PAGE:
Here’s how funny it is: It’s funnier than A Confederacy of Dunces. It’s funnier than Money or Lucky Jim. It’s funnier than any of the product that any of your modern literary LOL-traffickers (your Lipsytes, your Shteyngarts) have put on the street. It beats Shalom Auslander to a bloody, chuckling pulp with his own funny-bone. And it is, let me tell you, immeasurably funnier than however funny you insist on finding Fifty Shades of Grey.
“The first time I read it, I was in school, and I remember being confounded by two facts: 1) That it was originally published in 1941 and 2) That it first appeared in Irish as An Béal Bocht. Andif there was one thing that was less funny than anything written before, say, 1975, it was anything that was written in Irish.”
Chances are you’ve heard that in a recent interview, Claire Messud responded to a patronizing question about one of her characters — “I wouldn’t want to be friends with Nora, would you?” — by giving her interviewer a smackdown that resonated across the blogosphere. At Page-Turner, several authors (including Rivka Galchen, Jonathan Franzen and Year in Reading alumna Margaret Atwood) offer their own takes on the matter of “likeability.” (There’s also this piece by our own Emily St. John Mandel to consider.)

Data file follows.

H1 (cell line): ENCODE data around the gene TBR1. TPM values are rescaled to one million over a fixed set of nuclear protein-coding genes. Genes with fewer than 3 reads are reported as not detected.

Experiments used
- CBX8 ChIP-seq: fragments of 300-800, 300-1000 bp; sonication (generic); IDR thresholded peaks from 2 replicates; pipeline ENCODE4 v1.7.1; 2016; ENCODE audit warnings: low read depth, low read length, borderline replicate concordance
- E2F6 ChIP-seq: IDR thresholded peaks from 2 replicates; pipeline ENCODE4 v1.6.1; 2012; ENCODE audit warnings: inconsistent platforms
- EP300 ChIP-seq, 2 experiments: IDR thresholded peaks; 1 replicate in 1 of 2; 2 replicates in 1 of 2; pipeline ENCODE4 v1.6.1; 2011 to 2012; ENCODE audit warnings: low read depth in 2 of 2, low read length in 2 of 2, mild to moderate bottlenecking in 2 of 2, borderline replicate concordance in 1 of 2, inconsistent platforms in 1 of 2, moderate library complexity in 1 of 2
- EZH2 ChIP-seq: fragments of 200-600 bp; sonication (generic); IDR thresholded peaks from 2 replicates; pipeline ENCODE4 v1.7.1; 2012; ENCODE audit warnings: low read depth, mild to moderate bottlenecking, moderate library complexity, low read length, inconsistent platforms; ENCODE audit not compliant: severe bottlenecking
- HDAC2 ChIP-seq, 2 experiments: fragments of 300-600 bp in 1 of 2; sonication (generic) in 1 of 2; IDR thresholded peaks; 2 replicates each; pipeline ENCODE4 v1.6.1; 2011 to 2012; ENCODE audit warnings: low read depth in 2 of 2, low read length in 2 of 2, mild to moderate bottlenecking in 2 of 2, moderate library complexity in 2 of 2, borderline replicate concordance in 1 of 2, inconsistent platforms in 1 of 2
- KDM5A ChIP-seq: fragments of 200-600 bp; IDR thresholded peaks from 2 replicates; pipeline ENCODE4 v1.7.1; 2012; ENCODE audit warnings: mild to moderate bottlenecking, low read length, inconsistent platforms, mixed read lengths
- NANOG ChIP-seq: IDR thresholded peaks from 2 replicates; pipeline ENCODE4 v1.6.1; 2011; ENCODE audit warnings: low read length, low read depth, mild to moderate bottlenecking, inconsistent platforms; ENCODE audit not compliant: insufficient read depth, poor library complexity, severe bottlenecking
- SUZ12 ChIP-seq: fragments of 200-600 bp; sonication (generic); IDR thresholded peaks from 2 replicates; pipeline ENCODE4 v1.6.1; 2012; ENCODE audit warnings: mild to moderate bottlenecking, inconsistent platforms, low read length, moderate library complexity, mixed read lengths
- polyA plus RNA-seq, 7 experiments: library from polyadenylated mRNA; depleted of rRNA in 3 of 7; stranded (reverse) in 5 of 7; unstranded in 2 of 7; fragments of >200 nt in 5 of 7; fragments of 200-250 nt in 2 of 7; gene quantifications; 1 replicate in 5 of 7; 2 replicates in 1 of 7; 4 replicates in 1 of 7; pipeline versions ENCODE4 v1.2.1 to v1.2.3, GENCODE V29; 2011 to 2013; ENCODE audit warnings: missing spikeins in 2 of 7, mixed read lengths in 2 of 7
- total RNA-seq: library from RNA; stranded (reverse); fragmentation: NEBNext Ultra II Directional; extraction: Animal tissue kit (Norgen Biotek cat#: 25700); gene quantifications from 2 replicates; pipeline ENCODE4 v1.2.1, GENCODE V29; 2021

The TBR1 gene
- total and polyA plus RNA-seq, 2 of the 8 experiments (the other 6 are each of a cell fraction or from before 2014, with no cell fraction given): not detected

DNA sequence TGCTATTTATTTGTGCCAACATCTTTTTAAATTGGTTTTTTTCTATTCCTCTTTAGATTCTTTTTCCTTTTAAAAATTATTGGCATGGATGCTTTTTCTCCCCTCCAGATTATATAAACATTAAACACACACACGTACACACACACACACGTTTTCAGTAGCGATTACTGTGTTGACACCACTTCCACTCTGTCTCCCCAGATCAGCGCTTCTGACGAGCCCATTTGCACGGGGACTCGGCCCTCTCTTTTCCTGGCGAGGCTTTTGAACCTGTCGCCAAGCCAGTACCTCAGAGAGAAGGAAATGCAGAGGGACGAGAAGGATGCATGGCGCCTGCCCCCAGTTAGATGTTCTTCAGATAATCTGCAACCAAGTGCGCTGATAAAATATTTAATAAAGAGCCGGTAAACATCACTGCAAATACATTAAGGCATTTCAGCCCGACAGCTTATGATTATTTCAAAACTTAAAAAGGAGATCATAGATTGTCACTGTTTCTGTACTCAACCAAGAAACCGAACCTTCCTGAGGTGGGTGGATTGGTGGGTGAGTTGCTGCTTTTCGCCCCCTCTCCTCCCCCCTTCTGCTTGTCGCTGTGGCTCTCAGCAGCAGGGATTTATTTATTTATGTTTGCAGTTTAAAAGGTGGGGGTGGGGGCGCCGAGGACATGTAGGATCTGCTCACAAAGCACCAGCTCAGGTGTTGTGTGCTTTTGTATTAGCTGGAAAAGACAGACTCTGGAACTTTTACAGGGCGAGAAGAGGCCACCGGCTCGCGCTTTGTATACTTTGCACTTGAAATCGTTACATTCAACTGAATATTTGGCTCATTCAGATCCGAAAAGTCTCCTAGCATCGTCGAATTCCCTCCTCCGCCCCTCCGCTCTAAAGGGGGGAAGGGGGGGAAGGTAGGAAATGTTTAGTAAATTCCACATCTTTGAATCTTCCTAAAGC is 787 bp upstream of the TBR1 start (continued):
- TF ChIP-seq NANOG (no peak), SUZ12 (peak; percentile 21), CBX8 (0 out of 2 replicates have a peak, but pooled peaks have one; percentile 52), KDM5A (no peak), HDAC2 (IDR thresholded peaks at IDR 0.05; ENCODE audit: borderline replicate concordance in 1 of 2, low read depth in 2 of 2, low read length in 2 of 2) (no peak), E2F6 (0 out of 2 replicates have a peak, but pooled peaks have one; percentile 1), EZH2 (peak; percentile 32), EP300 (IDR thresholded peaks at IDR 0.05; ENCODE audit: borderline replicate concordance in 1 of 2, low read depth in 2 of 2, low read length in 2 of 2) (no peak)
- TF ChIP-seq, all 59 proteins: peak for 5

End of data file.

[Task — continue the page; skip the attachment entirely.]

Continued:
There may be readers who will — on discovering that A Questionable Shape combines a quest, a romance, humor, and an epidemic of zombies, with philosophy, footnotes, history, science, the arts, half of Daniel Webster, cascades of lyricism and truckloads of realism — refuse to so much as open the back cover. I wish they would rethink their decision.